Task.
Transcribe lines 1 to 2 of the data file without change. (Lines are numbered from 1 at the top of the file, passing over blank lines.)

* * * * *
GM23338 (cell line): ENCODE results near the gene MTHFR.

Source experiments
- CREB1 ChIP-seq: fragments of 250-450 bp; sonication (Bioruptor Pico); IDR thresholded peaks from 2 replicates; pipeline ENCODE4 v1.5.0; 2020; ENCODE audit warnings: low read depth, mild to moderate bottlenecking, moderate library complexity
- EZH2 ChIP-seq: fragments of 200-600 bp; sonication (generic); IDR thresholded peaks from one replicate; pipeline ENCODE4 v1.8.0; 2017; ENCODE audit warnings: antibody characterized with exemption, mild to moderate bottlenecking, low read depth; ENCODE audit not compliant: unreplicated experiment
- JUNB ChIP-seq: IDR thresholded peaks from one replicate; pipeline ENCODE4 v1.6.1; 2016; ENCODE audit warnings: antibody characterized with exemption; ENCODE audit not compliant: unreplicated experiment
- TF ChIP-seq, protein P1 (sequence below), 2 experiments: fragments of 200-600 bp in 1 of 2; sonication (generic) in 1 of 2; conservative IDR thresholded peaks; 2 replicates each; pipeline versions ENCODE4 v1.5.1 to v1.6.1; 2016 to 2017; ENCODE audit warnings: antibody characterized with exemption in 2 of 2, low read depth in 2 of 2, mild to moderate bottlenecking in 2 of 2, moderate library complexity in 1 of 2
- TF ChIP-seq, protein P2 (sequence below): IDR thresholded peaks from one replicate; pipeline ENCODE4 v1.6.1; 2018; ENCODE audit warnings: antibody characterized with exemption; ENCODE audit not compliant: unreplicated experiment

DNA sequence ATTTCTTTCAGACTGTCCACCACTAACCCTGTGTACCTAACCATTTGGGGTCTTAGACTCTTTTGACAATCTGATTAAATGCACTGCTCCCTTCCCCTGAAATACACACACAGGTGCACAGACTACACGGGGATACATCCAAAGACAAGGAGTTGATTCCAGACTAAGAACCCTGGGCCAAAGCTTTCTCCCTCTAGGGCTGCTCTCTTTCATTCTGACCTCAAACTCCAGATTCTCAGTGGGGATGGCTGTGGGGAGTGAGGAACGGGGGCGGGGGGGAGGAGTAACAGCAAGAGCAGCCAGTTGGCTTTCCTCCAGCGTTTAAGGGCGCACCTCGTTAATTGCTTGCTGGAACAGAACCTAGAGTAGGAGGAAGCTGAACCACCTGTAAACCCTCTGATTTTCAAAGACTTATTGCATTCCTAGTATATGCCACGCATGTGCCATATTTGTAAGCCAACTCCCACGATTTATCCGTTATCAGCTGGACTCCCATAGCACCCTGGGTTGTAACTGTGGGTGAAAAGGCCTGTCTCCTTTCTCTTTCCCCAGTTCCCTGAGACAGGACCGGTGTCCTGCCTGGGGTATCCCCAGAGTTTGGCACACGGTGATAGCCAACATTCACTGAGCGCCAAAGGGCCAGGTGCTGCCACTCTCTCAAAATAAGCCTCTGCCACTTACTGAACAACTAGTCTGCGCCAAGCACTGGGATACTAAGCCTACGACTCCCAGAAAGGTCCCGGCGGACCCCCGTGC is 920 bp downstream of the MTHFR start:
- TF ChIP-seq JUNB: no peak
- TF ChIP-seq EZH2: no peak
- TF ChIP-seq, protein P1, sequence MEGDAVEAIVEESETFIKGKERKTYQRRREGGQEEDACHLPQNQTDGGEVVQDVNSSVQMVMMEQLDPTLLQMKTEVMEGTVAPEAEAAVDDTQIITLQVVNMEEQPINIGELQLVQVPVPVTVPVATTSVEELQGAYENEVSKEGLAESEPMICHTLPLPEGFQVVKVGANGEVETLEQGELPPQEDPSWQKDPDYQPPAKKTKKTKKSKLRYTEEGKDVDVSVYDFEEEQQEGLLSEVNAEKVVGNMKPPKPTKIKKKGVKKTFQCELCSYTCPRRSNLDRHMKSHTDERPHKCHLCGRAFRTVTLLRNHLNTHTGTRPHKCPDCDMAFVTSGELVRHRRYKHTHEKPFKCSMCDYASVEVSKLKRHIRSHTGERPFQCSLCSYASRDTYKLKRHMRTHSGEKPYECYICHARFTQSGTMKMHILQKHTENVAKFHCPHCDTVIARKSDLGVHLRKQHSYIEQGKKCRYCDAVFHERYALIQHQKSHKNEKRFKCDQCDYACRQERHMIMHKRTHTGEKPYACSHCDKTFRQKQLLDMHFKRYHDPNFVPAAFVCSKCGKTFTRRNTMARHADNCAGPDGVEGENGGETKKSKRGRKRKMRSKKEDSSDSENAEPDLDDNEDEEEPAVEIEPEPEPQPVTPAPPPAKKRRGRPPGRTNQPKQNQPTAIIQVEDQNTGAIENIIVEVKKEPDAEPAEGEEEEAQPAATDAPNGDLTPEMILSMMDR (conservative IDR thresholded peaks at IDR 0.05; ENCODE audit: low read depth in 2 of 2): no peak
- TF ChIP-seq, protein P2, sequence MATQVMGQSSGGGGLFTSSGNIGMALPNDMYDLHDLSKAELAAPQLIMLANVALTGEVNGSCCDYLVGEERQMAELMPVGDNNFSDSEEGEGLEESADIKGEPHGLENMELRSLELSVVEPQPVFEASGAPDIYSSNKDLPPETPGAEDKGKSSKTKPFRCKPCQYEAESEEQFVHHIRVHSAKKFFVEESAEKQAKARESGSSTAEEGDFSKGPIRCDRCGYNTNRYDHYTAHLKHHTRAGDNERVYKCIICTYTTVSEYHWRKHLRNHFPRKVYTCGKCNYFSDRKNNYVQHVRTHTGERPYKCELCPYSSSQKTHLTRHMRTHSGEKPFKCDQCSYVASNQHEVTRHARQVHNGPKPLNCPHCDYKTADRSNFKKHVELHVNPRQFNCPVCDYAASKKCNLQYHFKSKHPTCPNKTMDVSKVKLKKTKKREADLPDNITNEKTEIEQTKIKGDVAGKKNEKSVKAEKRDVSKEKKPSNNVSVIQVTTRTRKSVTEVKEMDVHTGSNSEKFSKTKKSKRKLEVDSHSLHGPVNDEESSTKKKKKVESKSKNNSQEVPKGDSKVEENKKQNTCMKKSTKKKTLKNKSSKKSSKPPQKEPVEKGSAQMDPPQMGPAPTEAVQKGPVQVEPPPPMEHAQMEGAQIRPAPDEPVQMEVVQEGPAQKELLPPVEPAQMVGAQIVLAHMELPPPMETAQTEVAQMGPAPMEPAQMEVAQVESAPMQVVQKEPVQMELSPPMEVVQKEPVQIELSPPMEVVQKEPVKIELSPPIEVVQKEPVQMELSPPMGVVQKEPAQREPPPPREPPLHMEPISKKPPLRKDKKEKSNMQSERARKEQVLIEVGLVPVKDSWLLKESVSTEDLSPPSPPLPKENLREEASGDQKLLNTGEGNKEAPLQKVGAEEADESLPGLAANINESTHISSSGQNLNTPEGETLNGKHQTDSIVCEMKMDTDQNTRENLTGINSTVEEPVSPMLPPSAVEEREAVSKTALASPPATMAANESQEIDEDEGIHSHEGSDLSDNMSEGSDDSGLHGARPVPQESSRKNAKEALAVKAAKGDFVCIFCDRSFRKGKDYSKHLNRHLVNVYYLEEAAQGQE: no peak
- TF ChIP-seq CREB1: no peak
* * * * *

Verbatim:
GM23338 (cell line): ENCODE results near the gene MTHFR.

Source experiments